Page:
The impressive ruins of Moreton Corbet Castle are the product of over five hundred years of building.
500 years of building
A castle was first established around 1100 by the Torets, a family of Saxon descent. It passed by marriage after 1239 into the hands of the Corbets, who gave their name to the village. The Corbet family still owns the castle today, although the site is managed by English Heritage.
The first castle buildings were probably built entirely of timber. From around 1200, however, these were gradually replaced in stone. This process of extension and adaptation culminated in about 1580 with the construction of a massive residential range, built by Sir Robert Corbet (died 1583).
During the Civil War Sir Vincent Corbet (died 1656) fought for the king and the house was damaged in the course of repeated bouts of fighting. The buildings were later repaired and re-occupied.
In the 18th century the castle was abandoned as a residence and soon became roofless. Plans were drawn up in 1796 to build a new house on the site, but the project was never realised and the castle remained a ruin.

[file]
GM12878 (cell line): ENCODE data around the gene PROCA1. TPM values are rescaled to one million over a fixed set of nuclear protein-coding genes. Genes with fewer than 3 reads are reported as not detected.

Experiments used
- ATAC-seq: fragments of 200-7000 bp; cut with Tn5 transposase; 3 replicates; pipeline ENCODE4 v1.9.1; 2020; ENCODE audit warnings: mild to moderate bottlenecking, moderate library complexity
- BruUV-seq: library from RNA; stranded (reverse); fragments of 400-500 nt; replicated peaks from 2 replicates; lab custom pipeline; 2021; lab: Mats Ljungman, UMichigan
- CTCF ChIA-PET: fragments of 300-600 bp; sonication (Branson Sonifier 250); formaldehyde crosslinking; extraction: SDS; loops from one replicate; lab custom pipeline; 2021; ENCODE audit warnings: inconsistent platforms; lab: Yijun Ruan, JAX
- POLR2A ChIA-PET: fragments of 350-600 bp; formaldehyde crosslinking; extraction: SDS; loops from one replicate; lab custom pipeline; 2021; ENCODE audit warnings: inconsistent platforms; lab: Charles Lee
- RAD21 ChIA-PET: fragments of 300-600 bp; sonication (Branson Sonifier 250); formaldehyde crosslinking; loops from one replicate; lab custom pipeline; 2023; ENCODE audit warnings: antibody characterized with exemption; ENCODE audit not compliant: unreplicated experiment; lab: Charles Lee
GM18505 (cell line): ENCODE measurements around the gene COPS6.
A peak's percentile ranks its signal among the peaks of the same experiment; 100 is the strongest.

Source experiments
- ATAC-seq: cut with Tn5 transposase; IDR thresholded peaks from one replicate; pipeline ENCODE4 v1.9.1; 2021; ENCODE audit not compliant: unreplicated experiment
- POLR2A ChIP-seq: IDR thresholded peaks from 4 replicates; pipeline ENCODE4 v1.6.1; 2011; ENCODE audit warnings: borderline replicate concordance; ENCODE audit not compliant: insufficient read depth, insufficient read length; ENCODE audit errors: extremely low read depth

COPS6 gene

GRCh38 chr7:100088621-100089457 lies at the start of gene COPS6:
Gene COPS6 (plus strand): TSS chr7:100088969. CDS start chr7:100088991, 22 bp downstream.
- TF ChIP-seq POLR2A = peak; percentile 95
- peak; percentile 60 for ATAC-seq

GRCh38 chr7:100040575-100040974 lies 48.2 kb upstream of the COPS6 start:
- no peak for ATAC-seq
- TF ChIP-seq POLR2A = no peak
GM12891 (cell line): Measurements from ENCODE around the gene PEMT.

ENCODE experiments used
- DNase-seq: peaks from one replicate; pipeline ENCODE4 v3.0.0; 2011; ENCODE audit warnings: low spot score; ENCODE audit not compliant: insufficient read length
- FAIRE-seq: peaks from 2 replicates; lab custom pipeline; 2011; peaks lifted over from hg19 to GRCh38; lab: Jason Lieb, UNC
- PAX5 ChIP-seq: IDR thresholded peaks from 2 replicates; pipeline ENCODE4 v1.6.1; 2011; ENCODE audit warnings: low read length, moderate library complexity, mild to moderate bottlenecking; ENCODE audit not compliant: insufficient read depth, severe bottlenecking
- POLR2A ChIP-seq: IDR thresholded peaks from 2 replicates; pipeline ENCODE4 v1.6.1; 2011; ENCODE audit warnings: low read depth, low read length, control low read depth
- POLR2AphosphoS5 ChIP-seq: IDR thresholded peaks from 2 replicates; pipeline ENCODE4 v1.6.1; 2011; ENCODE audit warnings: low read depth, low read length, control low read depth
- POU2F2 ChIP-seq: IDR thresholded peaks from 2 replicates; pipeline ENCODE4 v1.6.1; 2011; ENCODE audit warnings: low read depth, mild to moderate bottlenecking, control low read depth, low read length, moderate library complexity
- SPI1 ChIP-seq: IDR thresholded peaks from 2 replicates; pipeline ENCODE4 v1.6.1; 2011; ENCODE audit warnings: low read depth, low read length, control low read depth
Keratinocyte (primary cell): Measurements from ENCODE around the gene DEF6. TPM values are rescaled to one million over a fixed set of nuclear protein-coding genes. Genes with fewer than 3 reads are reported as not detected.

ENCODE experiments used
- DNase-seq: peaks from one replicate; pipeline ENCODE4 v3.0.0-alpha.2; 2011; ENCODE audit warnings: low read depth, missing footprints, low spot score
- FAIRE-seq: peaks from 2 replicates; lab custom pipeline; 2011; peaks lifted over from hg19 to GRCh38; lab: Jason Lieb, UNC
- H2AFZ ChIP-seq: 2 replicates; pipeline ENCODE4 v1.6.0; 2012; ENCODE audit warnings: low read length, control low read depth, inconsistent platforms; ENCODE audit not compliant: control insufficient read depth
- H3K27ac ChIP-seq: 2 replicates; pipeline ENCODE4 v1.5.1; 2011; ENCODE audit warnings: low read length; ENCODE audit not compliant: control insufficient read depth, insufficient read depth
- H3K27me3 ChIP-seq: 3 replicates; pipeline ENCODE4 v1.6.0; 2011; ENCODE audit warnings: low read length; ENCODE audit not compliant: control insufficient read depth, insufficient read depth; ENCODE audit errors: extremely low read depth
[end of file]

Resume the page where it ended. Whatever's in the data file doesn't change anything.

Ferris, I 2000. 'Haughmond Abbey, Lilleshall Abbey and Moreton Corbet Castle', London: English Heritage
Pevsner, N 1958. 'The Buildings of England: Shropshire', London: Penguin
Weaver, O J 1981. 'Moreton Corbet Castle', 'Archaeological Journal', 138, 44
The text and pictures on this page are derived from the 'Heritage Unlocked' series of guidebooks published in 2004. We intend to review, update and enhance the content in the near future as part of the Portico project, whose objective is to provide information on the history, significance, research background and sources for all English Heritage properties.